Paul Housberg
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Postby Paul Housberg » Wed Jun 04, 2003 8:40 pm

I've advertised almost every year in the Guild Sourcebook for Architectural and Interior Art for at least the past ten years. I have not gotten a lot of work from the sourcebook and I have not gotten work every year that I've advertised in the book. But, I have gotten some of my best jobs from the book and it's been enough to make it worth it.

Having said that, my sense is that the Artful Home reaches a different audience - the residential client and interior designer. I can only speak for myself, but my work is more appropriate for public and corporate spaces and I find it hard to make any money - or get much satisfaction - in residential work.

I would contact some of the people who advertise in the book and find out what their experience has been. My advice, if you go ahead with it, is that you consider it one component of a larger marketing plan. Dani's and Bert's comments are right on. Btw, I think it's 7000 copies (not 700 - typo?)
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Cynthia

Postby Cynthia » Wed Jun 04, 2003 10:03 pm

Yes. A typo. :D

Marty
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Postby Marty » Wed Jun 04, 2003 10:11 pm

Cynthia-

I don't know beans about the Sourcebooks- I've never been tempted, and I have heard the same pros and cons as posted above.

However, I have been having a great time with the catalogs. I groan when another order comes in but it's been extremely lucrative, and the exposure is wonderfull. Yes, it is production. Yes, I do try to vary the pieces a little- mostly color and pattern, just to keep them a little interesting and different from each other. I've found out just how far I can deviate from the photo in the catalog because I've had a couple of pieces returned to me as "not being what I ordered" (and they were right!). One was willing to try again, the other wasn't.

Guild projects how many orders they'll get over x weeks and asks me to keep a certain amount in stock for immediate delivery. We agree on a reasonable schedule. Guild gets the order, emails me, I email back "ok", they confirm. I ship to the customer in my packaging (cost of pkg and shipping material is in the wholesale price) and bill shipping to Guild. I email Guild with a UPS tracking # and they email back receipt of the transaction. 30 days later I get a check for the wholesale price (half of the posted price in the catalog).

But it most assuredly IS production. If you decide to do it, you and Guild can work out the terms: for example, you can only supply 8 pieces over a 6 week period at $1200 retail. They may only project sales of 5 pieces at that price and time period.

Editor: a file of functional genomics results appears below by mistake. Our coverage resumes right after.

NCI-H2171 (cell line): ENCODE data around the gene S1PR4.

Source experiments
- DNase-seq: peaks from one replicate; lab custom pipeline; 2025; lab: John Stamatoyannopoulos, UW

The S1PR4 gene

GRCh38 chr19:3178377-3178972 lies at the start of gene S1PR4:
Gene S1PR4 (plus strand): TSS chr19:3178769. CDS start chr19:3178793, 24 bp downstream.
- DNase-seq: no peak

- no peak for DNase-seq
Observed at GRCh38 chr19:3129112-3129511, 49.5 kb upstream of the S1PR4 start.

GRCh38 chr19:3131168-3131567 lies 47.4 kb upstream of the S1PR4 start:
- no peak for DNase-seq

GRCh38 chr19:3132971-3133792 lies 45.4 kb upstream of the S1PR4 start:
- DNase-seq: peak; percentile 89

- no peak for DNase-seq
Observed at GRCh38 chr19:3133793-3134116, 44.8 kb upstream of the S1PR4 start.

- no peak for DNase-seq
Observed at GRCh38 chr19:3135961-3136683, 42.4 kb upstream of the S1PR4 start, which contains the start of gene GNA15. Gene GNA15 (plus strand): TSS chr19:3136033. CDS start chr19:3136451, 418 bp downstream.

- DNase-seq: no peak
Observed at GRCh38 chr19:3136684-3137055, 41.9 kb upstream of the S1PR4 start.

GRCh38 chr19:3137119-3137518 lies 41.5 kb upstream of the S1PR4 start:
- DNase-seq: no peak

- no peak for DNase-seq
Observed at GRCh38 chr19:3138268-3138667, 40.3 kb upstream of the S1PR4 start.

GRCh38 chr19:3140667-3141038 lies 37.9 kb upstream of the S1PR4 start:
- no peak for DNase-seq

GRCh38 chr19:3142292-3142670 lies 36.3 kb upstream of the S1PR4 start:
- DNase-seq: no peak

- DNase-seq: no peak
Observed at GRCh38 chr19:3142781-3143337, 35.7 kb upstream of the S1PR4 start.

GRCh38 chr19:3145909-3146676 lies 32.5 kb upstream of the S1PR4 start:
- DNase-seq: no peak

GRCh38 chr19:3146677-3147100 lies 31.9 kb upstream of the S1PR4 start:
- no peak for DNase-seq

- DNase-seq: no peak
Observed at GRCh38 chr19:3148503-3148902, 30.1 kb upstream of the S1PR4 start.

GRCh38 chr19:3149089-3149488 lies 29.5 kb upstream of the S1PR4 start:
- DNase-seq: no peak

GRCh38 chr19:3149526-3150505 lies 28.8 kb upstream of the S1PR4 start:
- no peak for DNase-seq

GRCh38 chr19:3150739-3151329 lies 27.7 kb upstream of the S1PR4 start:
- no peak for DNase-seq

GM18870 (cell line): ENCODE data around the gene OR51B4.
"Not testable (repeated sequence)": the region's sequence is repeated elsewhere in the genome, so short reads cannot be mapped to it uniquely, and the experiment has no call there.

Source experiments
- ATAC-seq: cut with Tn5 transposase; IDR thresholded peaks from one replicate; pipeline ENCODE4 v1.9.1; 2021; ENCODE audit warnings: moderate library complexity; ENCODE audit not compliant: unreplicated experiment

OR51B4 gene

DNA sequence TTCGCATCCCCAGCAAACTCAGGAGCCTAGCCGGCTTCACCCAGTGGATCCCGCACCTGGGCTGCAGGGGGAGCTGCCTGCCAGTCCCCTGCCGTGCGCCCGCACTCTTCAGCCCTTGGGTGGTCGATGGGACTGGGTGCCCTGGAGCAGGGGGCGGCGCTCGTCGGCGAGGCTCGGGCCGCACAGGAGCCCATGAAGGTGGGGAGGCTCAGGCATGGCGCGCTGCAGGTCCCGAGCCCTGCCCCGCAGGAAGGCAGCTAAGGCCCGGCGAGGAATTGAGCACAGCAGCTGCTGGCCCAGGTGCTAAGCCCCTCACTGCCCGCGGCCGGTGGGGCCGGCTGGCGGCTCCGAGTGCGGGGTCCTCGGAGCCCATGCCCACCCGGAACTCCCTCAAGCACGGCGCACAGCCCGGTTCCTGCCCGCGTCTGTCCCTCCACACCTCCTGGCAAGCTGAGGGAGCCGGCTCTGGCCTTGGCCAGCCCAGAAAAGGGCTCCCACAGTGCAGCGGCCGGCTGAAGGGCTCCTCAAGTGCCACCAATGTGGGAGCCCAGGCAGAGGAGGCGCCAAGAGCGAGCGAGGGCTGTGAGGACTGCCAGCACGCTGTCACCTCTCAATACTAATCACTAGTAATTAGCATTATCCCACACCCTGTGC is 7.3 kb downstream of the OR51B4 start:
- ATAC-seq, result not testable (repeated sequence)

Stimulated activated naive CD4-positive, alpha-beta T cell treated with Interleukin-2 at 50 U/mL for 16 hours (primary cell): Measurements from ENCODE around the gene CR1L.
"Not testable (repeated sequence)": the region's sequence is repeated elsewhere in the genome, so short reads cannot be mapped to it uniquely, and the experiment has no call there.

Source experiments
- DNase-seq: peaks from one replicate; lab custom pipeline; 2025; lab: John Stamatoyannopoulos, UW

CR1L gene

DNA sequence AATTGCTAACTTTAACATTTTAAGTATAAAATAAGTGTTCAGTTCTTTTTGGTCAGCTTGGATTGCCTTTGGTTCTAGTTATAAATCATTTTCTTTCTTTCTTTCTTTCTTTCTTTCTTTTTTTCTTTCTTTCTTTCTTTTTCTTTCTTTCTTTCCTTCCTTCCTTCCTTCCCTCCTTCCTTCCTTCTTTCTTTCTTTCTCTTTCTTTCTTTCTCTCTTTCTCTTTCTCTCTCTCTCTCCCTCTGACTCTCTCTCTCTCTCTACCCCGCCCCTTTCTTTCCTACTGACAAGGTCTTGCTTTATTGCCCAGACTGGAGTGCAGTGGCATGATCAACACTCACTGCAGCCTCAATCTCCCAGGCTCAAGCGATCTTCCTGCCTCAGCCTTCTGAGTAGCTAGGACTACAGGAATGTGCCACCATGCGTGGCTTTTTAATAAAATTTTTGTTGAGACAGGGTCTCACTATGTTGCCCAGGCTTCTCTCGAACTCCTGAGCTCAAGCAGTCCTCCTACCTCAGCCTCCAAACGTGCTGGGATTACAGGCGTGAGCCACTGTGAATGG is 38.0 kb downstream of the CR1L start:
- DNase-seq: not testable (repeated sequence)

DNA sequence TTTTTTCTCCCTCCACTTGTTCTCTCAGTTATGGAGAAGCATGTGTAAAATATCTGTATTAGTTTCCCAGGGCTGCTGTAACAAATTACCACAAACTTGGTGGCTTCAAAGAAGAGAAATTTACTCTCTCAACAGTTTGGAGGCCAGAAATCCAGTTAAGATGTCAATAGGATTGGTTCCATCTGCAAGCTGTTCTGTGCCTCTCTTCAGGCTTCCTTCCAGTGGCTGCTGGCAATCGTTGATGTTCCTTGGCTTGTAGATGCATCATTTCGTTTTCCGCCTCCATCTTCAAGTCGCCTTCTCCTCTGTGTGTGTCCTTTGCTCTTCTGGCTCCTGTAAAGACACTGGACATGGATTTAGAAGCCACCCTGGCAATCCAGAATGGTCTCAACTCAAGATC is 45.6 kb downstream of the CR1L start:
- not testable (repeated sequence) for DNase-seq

Talk to them. They're nice people. And keep us posted.

Marty

Dani
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Postby Dani » Wed Jun 04, 2003 10:39 pm

Thank you for sharing this... the "relentless sales stuff" staff hasn't told me about this..... :?

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Postby Brian and Jenny Blanthorn » Thu Jun 05, 2003 4:26 am

Marty wrote:Cynthia-

I don't know beans about the Sourcebooks- I've never been tempted, and I have heard the same pros and cons as posted above.

However, I have been having a great time with the catalogs. I groan when another order comes in but it's been extremely lucrative, and the exposure is wonderfull. Yes, it is production. Yes, I do try to vary the pieces a little- mostly color and pattern, just to keep them a little interesting and different from each other. I've found out just how far I can deviate from the photo in the catalog because I've had a couple of pieces returned to me as "not being what I ordered" (and they were right!). One was willing to try again, the other wasn't.

Guild projects how many orders they'll get over x weeks and asks me to keep a certain amount in stock for immediate delivery. We agree on a reasonable schedule. Guild gets the order, emails me, I email back "ok", they confirm. I ship to the customer in my packaging (cost of pkg and shipping material is in the wholesale price) and bill shipping to Guild. I email Guild with a UPS tracking # and they email back receipt of the transaction. 30 days later I get a check for the wholesale price (half of the posted price in the catalog).

But it most assuredly IS production. If you decide to do it, you and Guild can work out the terms: for example, you can only supply 8 pieces over a 6 week period at $1200 retail. They may only project sales of 5 pieces at that price and time period.
Talk to them. They're nice people. And keep us posted.

Marty


Yo Marty

Still famous ??

Or famouser

Guild.com is ur sales from a printed catalogue or on the net at guild.com ??
Image

Marty